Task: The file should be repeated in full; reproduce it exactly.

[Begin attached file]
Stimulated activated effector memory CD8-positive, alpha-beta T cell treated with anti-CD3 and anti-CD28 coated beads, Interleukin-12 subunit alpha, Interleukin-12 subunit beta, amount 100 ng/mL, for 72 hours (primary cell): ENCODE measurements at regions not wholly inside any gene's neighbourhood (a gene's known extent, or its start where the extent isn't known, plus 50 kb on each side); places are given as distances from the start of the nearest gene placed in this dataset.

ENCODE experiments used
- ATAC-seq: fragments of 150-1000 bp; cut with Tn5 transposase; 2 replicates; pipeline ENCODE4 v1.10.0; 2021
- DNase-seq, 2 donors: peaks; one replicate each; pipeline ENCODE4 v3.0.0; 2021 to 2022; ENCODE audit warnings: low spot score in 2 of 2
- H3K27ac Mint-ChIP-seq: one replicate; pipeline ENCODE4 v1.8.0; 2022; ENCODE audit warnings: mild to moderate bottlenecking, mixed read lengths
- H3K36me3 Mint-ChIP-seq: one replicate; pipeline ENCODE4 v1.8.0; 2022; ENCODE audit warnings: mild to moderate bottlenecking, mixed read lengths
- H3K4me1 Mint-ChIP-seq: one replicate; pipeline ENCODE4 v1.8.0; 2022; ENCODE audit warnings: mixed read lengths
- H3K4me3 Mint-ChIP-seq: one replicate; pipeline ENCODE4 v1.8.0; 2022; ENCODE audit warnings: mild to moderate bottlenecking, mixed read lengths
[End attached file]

Stimulated activated effector memory CD8-positive, alpha-beta T cell treated with anti-CD3 and anti-CD28 coated beads, Interleukin-12 subunit alpha, Interleukin-12 subunit beta, amount 100 ng/mL, for 72 hours (primary cell): ENCODE measurements at regions not wholly inside any gene's neighbourhood (a gene's known extent, or its start where the extent isn't known, plus 50 kb on each side); places are given as distances from the start of the nearest gene placed in this dataset.

ENCODE experiments used
- ATAC-seq: fragments of 150-1000 bp; cut with Tn5 transposase; 2 replicates; pipeline ENCODE4 v1.10.0; 2021
- DNase-seq, 2 donors: peaks; one replicate each; pipeline ENCODE4 v3.0.0; 2021 to 2022; ENCODE audit warnings: low spot score in 2 of 2
- H3K27ac Mint-ChIP-seq: one replicate; pipeline ENCODE4 v1.8.0; 2022; ENCODE audit warnings: mild to moderate bottlenecking, mixed read lengths
- H3K36me3 Mint-ChIP-seq: one replicate; pipeline ENCODE4 v1.8.0; 2022; ENCODE audit warnings: mild to moderate bottlenecking, mixed read lengths
- H3K4me1 Mint-ChIP-seq: one replicate; pipeline ENCODE4 v1.8.0; 2022; ENCODE audit warnings: mixed read lengths
- H3K4me3 Mint-ChIP-seq: one replicate; pipeline ENCODE4 v1.8.0; 2022; ENCODE audit warnings: mild to moderate bottlenecking, mixed read lengths